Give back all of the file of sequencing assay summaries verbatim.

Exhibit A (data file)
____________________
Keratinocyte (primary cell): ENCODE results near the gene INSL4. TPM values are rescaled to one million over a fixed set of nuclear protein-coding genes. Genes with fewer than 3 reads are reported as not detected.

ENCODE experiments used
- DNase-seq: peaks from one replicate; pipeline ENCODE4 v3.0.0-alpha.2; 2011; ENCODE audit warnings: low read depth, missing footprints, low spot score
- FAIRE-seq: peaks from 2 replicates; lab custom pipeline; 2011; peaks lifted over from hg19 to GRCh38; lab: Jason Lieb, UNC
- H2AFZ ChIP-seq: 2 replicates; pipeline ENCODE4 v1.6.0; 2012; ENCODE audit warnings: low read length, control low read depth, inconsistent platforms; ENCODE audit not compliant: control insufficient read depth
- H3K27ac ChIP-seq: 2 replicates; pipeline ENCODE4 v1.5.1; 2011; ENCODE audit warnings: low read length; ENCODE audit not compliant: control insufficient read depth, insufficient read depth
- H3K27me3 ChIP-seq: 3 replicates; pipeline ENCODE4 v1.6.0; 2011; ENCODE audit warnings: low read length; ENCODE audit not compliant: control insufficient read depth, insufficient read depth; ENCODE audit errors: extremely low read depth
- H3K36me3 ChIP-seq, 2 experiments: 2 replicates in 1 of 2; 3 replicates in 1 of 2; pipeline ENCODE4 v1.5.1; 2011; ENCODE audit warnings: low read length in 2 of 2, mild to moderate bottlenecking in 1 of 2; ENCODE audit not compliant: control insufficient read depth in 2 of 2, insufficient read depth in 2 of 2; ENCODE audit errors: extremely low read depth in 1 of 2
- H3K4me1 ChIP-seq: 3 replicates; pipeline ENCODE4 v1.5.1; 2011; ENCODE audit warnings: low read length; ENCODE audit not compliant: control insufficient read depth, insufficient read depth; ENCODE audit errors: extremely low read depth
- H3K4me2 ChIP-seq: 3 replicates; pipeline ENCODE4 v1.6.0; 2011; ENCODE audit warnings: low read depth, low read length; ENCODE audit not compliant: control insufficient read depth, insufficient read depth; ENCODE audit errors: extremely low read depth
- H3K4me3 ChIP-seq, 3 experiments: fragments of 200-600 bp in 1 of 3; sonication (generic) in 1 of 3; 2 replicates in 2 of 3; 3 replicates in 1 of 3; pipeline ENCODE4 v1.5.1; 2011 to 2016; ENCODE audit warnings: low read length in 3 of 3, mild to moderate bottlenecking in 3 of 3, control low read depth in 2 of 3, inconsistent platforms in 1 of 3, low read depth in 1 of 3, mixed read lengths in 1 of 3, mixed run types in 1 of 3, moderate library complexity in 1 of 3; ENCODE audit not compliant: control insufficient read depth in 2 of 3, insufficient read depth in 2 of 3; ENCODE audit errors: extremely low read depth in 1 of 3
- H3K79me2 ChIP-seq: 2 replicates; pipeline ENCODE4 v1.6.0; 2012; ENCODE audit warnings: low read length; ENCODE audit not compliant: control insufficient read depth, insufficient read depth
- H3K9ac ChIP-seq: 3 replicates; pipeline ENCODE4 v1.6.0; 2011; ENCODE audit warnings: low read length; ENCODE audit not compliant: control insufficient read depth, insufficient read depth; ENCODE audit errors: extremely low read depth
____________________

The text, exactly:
Keratinocyte (primary cell): ENCODE results near the gene INSL4. TPM values are rescaled to one million over a fixed set of nuclear protein-coding genes. Genes with fewer than 3 reads are reported as not detected.

ENCODE experiments used
- DNase-seq: peaks from one replicate; pipeline ENCODE4 v3.0.0-alpha.2; 2011; ENCODE audit warnings: low read depth, missing footprints, low spot score
- FAIRE-seq: peaks from 2 replicates; lab custom pipeline; 2011; peaks lifted over from hg19 to GRCh38; lab: Jason Lieb, UNC
- H2AFZ ChIP-seq: 2 replicates; pipeline ENCODE4 v1.6.0; 2012; ENCODE audit warnings: low read length, control low read depth, inconsistent platforms; ENCODE audit not compliant: control insufficient read depth
- H3K27ac ChIP-seq: 2 replicates; pipeline ENCODE4 v1.5.1; 2011; ENCODE audit warnings: low read length; ENCODE audit not compliant: control insufficient read depth, insufficient read depth
- H3K27me3 ChIP-seq: 3 replicates; pipeline ENCODE4 v1.6.0; 2011; ENCODE audit warnings: low read length; ENCODE audit not compliant: control insufficient read depth, insufficient read depth; ENCODE audit errors: extremely low read depth
- H3K36me3 ChIP-seq, 2 experiments: 2 replicates in 1 of 2; 3 replicates in 1 of 2; pipeline ENCODE4 v1.5.1; 2011; ENCODE audit warnings: low read length in 2 of 2, mild to moderate bottlenecking in 1 of 2; ENCODE audit not compliant: control insufficient read depth in 2 of 2, insufficient read depth in 2 of 2; ENCODE audit errors: extremely low read depth in 1 of 2
- H3K4me1 ChIP-seq: 3 replicates; pipeline ENCODE4 v1.5.1; 2011; ENCODE audit warnings: low read length; ENCODE audit not compliant: control insufficient read depth, insufficient read depth; ENCODE audit errors: extremely low read depth
- H3K4me2 ChIP-seq: 3 replicates; pipeline ENCODE4 v1.6.0; 2011; ENCODE audit warnings: low read depth, low read length; ENCODE audit not compliant: control insufficient read depth, insufficient read depth; ENCODE audit errors: extremely low read depth
- H3K4me3 ChIP-seq, 3 experiments: fragments of 200-600 bp in 1 of 3; sonication (generic) in 1 of 3; 2 replicates in 2 of 3; 3 replicates in 1 of 3; pipeline ENCODE4 v1.5.1; 2011 to 2016; ENCODE audit warnings: low read length in 3 of 3, mild to moderate bottlenecking in 3 of 3, control low read depth in 2 of 3, inconsistent platforms in 1 of 3, low read depth in 1 of 3, mixed read lengths in 1 of 3, mixed run types in 1 of 3, moderate library complexity in 1 of 3; ENCODE audit not compliant: control insufficient read depth in 2 of 3, insufficient read depth in 2 of 3; ENCODE audit errors: extremely low read depth in 1 of 3
- H3K79me2 ChIP-seq: 2 replicates; pipeline ENCODE4 v1.6.0; 2012; ENCODE audit warnings: low read length; ENCODE audit not compliant: control insufficient read depth, insufficient read depth
- H3K9ac ChIP-seq: 3 replicates; pipeline ENCODE4 v1.6.0; 2011; ENCODE audit warnings: low read length; ENCODE audit not compliant: control insufficient read depth, insufficient read depth; ENCODE audit errors: extremely low read depth